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Colleen DulleApril 24, 2024
Photo from Unsplash.

A Reflection for the Memorial of St. Catherine of Siena

The word you hear is not mine
but that of the Father who sent me.

In 1964, the popular media theorist Marshall McLuhan famously declared that “the medium is the message.” It may sound a bit heady or abstract, but the meaning is simple: The medium used to communicate something sends a message in itself. For example, confessing your love to someone over the phone is very different from sending them a letter, even if the confession of love is exactly the same.

What is less commonly known is that McLuhan expanded on his famous adage ten years later, writing, “In Jesus Christ, there is no distance or separation between the medium and the message: it is the one case where we can say that the medium and the message are fully one and the same” (“Liturgy and the Microphone,” 1974). Or, as Jesus says in today’s Gospel, “The word you hear is not mine, but that of the Father who sent me.”

Jesus, in his very being, communicates the whole of the Gospel message. He can speak God’s word without obscuring or muddling it at all. It reminds me of one of my favorite prayers: “Lord, help me get out of your way.”

In today’s first reading, Paul and Barnabas travel to a new city and when they arrive, they begin healing people miraculously; the witnesses immediately run to get oxen to sacrifice to the apostles, believing they are Zeus and Hermes. The apostles insist that they are not gods but humans and try again to evangelize the people. Likewise, Catherine of Siena, a humble laywoman who exercised enormous influence over the popes and politicians of her day insisted—as powerful medieval women saints often did—that her gifts came from and were meant for serving God.

If even celebrated saints as Paul, Barnabas and Catherine of Siena had to clarify that the source of their extraordinary gifts was God, imagine how much more difficult it is for us to see others’ talents—or even our own!— in that way.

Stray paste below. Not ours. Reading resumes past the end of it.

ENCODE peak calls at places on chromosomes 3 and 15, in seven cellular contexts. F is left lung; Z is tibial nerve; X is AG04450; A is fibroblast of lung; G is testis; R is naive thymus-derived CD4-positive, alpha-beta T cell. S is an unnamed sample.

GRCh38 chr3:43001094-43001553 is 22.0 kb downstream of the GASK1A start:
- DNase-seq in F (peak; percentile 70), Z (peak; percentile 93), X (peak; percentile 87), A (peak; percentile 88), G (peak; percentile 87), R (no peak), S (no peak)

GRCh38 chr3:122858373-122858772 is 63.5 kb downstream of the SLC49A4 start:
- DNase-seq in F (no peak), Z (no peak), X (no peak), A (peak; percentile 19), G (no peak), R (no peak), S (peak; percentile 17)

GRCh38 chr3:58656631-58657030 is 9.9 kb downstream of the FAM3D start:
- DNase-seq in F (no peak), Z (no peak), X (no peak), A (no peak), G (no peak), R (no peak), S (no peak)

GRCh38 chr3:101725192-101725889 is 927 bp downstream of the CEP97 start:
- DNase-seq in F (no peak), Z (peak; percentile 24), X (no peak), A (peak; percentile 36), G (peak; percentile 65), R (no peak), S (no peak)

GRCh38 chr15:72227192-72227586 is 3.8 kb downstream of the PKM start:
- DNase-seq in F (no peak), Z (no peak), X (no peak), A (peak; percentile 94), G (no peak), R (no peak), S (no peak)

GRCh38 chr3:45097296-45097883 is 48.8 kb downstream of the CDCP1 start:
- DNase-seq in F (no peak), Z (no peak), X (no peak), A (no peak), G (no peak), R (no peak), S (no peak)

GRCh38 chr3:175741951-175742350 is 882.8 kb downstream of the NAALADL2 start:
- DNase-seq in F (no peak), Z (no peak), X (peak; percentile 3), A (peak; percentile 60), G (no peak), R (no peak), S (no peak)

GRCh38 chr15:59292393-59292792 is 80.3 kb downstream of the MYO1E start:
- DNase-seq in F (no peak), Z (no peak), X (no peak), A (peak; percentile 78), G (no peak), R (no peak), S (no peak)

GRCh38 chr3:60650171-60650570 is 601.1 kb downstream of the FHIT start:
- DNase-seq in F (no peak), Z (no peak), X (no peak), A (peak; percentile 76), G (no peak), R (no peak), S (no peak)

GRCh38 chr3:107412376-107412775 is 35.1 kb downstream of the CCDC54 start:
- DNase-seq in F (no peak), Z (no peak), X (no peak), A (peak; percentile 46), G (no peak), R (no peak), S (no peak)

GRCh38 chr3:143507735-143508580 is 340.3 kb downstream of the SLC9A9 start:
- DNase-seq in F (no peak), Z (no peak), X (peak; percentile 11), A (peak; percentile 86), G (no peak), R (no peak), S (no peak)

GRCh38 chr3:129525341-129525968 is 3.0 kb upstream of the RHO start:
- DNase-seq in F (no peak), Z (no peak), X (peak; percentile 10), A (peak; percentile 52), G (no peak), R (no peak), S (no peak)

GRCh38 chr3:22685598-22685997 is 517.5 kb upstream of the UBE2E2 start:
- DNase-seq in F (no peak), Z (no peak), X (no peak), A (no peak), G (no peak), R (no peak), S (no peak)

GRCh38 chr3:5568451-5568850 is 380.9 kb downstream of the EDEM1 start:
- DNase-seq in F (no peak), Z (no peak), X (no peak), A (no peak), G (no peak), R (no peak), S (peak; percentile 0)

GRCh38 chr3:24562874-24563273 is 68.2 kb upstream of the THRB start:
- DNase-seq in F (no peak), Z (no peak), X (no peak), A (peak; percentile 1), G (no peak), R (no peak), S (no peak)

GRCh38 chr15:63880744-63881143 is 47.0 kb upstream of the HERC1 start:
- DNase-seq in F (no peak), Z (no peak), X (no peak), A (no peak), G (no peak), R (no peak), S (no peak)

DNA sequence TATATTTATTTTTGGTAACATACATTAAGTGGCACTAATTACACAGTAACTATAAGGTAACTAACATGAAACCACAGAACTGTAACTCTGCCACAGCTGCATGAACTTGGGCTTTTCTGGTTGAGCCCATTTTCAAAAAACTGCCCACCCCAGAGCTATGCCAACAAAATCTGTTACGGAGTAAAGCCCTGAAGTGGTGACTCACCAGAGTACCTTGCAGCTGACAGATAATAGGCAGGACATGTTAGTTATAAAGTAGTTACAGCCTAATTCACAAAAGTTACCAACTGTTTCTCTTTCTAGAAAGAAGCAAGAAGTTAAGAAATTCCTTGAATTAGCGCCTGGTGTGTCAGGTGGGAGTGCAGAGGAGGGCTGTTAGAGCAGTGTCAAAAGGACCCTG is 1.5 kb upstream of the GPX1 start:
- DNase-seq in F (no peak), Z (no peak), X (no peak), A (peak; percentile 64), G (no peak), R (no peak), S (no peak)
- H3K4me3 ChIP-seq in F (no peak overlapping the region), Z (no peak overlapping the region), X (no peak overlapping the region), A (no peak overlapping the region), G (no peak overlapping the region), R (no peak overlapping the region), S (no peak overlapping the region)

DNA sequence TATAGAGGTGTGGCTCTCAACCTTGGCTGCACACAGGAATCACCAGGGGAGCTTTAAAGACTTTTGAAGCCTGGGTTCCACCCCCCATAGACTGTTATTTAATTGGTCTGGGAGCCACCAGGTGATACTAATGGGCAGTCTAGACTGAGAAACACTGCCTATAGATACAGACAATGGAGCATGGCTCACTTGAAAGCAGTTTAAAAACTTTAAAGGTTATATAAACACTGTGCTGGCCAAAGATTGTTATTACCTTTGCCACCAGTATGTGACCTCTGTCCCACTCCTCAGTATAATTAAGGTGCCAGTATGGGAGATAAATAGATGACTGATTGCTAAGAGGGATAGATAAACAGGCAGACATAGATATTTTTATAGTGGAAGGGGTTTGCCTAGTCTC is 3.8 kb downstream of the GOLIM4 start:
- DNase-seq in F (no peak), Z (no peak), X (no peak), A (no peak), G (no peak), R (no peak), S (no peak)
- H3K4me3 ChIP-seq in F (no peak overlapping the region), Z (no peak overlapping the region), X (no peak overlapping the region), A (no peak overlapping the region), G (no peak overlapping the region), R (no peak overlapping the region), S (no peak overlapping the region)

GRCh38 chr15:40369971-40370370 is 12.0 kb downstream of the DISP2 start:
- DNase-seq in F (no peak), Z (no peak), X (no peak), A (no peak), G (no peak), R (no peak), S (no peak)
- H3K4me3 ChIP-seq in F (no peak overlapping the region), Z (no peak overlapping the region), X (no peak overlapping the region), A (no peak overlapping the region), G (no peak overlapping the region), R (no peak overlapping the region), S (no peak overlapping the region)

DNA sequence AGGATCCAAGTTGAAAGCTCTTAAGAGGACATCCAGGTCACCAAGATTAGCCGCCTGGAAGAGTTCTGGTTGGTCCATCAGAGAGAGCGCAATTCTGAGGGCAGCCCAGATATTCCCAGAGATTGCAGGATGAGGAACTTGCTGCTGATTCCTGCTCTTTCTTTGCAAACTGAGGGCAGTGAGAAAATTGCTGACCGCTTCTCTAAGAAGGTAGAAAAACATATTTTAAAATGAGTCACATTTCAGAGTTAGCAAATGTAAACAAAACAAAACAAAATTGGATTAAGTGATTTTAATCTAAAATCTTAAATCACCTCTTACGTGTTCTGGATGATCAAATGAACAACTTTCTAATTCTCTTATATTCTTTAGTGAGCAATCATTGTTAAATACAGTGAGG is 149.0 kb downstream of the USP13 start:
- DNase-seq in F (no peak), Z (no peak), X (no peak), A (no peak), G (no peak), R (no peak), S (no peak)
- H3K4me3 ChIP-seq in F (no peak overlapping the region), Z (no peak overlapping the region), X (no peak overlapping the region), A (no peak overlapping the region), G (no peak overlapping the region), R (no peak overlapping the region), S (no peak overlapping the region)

In his own, perhaps under-appreciated, 2018 apostolic exhortation “Gaudete et Exsultate” (“Rejoice and Be Glad”), Pope Francis warns against a new form of the ancient heresy of Pelagianism—essentially, the belief that we can accomplish by our own will and effort the things that, in reality, only God’s grace and mercy can do. He specifically warns that we cannot preach that grace is necessary, but then not believe it or act like it:

“Underneath our orthodoxy, our attitudes might not correspond to our talk about the need for grace, and in specific situations we can end up putting little trust in it. Unless we can acknowledge our concrete and limited situation, we will not be able to see the real and possible steps that the Lord demands of us at every moment, once we are attracted and empowered by his gift. Grace acts in history; ordinarily it takes hold of us and transforms us progressively [rather than all at once]. If we reject this historical and progressive reality, we can actually refuse and block grace, even as we extol it by our words.”

Grace changes us and others gradually; it does not, as Pope Francis writes earlier in the document, make us “superhuman all at once.” Paul, Barnabas and Catherine had to work constantly to remain open to the gradual work of grace in them, gradually becoming more perfect or Christlike mediums of God’s message, even to the point of working miracles, not through their efforts, but through grace.

With all this in mind, perhaps our prayer for today should simply be: “Lord, help me get out of your way.”

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